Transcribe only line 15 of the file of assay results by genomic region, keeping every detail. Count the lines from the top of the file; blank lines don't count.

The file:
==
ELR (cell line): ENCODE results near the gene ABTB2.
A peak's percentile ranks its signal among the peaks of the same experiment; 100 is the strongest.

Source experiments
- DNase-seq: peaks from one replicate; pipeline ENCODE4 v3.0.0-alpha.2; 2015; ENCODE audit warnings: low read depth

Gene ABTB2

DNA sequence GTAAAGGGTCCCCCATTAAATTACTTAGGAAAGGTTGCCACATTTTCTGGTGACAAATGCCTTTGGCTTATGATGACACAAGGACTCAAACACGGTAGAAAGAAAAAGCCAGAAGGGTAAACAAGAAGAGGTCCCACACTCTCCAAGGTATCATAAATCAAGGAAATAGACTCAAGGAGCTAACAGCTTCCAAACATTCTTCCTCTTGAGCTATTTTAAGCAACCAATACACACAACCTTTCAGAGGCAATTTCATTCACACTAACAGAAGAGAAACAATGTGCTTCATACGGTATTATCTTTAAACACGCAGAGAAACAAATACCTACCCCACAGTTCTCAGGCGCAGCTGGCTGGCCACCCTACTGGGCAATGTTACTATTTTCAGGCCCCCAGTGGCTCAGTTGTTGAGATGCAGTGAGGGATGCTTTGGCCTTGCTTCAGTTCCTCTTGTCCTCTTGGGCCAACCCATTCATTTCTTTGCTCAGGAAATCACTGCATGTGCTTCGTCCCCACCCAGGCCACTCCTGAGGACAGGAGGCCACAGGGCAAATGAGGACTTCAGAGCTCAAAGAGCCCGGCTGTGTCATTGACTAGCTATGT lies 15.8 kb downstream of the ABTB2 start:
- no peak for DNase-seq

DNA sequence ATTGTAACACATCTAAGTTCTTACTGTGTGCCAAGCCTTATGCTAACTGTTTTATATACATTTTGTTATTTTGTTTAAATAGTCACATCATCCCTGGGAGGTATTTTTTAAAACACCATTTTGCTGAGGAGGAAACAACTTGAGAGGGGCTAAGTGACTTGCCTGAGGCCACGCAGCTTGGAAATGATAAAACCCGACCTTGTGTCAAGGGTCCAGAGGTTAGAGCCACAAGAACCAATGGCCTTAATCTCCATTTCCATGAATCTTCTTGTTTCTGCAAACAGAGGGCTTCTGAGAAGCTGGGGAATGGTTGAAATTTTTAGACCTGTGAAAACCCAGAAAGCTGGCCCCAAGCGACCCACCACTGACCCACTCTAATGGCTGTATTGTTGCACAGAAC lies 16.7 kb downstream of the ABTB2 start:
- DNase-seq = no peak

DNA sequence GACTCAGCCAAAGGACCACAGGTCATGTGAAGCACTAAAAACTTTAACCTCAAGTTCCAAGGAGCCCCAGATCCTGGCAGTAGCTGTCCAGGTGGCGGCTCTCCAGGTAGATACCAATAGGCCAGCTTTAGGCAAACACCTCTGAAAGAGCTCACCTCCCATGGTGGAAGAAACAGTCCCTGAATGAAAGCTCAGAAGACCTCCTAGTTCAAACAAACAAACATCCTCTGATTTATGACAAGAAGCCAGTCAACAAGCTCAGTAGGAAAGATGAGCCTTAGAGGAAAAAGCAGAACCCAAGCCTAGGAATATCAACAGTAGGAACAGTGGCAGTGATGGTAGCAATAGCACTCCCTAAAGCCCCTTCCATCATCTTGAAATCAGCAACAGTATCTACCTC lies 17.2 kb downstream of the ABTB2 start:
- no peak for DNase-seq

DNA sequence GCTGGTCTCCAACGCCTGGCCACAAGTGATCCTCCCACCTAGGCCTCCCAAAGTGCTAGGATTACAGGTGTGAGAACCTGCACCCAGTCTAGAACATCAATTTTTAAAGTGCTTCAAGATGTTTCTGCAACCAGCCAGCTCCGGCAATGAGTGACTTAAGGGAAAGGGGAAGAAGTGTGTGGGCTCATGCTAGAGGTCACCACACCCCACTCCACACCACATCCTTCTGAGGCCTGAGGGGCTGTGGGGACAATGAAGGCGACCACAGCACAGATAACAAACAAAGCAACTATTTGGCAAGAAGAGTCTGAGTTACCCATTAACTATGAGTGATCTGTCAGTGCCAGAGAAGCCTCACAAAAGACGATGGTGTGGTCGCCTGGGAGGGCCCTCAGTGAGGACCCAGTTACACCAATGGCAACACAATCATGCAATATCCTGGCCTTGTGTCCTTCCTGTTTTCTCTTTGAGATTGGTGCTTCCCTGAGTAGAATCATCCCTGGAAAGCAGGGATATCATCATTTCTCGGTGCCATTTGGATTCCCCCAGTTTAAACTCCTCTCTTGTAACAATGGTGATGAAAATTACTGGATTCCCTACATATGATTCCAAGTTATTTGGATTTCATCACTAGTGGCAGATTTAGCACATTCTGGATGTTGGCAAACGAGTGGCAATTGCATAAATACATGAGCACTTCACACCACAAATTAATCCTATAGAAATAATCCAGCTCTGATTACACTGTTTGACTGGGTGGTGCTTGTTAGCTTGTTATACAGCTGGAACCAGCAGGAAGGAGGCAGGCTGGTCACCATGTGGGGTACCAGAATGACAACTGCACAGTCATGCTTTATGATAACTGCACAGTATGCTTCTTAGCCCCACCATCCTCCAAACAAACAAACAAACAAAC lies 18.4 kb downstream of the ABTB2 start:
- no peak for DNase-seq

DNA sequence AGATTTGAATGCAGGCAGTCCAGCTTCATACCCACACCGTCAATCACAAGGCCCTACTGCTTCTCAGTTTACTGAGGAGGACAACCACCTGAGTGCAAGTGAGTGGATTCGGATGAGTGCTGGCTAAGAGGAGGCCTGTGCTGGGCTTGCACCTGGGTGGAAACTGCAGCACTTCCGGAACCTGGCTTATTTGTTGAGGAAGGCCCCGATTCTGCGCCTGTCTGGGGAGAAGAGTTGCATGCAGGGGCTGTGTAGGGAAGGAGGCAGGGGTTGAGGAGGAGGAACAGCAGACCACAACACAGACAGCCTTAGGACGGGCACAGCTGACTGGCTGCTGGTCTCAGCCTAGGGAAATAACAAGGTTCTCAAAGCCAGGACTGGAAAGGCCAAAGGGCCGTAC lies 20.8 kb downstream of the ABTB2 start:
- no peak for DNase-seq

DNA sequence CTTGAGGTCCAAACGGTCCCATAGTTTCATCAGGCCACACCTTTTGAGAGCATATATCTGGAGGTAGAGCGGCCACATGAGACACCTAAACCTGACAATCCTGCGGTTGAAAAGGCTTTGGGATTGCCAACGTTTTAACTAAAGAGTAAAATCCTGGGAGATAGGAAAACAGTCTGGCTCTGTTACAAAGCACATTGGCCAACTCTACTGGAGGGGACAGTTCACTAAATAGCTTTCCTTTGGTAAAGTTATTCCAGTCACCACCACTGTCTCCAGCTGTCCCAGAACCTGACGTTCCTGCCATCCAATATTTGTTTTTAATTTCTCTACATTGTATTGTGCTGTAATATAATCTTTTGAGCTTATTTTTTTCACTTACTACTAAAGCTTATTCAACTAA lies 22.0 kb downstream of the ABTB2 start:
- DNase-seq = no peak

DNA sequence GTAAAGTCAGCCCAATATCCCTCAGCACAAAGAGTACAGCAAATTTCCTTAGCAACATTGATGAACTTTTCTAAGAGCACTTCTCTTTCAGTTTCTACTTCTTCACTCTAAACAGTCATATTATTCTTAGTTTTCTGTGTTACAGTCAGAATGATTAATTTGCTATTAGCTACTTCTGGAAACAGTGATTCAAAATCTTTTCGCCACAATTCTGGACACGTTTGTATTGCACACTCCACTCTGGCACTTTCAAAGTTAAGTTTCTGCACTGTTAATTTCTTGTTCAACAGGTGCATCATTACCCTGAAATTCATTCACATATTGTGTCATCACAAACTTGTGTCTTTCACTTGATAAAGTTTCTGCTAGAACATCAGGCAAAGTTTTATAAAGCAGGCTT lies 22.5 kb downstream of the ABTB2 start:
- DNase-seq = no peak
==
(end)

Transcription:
- no peak for DNase-seq